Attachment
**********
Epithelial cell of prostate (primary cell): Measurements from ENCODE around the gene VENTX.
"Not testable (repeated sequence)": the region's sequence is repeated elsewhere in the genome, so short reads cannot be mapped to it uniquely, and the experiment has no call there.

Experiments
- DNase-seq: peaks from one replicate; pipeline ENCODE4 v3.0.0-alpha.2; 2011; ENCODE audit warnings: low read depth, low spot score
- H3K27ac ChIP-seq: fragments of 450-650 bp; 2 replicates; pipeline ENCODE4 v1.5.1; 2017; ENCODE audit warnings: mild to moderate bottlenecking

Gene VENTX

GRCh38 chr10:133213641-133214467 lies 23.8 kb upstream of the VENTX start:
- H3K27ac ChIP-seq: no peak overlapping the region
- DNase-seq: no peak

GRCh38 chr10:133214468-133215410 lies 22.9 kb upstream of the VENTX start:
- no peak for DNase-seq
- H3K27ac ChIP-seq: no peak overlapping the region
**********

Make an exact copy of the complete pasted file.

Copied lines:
Epithelial cell of prostate (primary cell): Measurements from ENCODE around the gene VENTX.
"Not testable (repeated sequence)": the region's sequence is repeated elsewhere in the genome, so short reads cannot be mapped to it uniquely, and the experiment has no call there.

Experiments
- DNase-seq: peaks from one replicate; pipeline ENCODE4 v3.0.0-alpha.2; 2011; ENCODE audit warnings: low read depth, low spot score
- H3K27ac ChIP-seq: fragments of 450-650 bp; 2 replicates; pipeline ENCODE4 v1.5.1; 2017; ENCODE audit warnings: mild to moderate bottlenecking

Gene VENTX

GRCh38 chr10:133213641-133214467 lies 23.8 kb upstream of the VENTX start:
- H3K27ac ChIP-seq: no peak overlapping the region
- DNase-seq: no peak

GRCh38 chr10:133214468-133215410 lies 22.9 kb upstream of the VENTX start:
- no peak for DNase-seq
- H3K27ac ChIP-seq: no peak overlapping the region